EACH or EVERY
It is often correct to use either EACH or EVERY but they have slightly different meanings.
Use EACH when you are thinking about the people or things in a group separately, one by one:
Each student came forward to receive a medal (emphasizes that they came forward one after another).
Each time you exercise, you get a little stronger.
Use EVERY when you are thinking about the whole group of people or things together, with no exceptions:
Every student was given a prize (emphasizes that everyone in the group got a prize).
Warm up every time you exercise.
Do not use EACH with words such as ‘almost’, ‘nearly’ or ‘not’. use EVERY:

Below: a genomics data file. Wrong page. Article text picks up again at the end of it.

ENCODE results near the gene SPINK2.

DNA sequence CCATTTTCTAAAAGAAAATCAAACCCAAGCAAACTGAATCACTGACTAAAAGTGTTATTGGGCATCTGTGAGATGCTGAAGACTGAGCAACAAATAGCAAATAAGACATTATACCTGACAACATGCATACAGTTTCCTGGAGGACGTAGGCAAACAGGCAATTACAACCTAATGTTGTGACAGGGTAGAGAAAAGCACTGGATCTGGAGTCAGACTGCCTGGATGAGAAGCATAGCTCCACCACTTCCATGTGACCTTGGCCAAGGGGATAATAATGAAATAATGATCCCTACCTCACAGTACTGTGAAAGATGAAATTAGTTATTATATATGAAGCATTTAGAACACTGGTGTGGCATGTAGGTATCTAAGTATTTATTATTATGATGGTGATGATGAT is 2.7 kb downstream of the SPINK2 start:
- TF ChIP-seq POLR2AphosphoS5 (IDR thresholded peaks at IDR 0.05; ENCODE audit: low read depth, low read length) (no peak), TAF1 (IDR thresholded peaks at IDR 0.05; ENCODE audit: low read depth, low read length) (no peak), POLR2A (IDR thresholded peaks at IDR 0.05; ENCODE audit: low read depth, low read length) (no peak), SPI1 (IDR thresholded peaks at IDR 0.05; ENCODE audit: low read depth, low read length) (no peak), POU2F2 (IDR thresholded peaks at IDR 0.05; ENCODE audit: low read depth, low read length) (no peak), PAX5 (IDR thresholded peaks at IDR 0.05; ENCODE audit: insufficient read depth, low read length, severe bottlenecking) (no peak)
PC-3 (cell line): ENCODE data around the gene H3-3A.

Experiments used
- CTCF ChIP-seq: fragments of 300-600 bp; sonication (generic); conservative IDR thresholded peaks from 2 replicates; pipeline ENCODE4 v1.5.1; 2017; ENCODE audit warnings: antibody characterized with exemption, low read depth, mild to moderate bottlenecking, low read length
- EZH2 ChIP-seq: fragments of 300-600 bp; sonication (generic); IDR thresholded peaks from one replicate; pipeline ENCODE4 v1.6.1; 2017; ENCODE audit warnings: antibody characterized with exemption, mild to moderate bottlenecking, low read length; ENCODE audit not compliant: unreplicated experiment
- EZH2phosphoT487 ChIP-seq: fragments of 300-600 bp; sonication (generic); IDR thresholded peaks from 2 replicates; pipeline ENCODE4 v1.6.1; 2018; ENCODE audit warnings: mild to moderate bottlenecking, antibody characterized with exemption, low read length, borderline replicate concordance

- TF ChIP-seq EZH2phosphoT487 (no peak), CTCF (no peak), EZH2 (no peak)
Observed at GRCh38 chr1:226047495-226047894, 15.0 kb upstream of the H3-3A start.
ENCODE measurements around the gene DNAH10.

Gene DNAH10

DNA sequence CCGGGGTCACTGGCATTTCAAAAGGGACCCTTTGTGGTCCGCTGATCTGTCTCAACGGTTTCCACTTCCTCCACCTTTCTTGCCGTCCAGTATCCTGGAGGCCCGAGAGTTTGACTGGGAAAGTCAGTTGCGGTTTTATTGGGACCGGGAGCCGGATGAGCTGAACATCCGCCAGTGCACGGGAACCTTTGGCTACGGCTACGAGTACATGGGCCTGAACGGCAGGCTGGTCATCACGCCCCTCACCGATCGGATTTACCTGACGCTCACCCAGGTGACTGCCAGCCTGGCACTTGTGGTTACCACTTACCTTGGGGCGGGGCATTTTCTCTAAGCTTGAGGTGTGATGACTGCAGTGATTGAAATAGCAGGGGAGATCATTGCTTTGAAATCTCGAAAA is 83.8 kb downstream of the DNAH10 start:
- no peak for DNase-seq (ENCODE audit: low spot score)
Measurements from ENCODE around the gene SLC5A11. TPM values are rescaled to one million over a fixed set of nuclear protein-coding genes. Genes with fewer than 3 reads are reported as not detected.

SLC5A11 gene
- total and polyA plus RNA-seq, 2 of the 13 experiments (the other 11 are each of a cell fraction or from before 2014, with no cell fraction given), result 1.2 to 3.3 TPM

Almost every window was broken.
Not every child enjoyed the party.
Do not use EACH in negative clauses. Use NONE:
None of the answers was correct. (NOT each of the answers…)
EACH and EVERY are followed by a singular verb:
Each item was checked.
Every member wears a uniform.
EACH and EVERY are usually followed by a singular pronoun or determiner (he, she, it, his, himself etc):
Each component can be replaced.
Every woman must decide for herself.
But you can use ‘they’, ‘them’, ‘their’ etc when you do not want to say whether people are male or female:
Every child has their own room.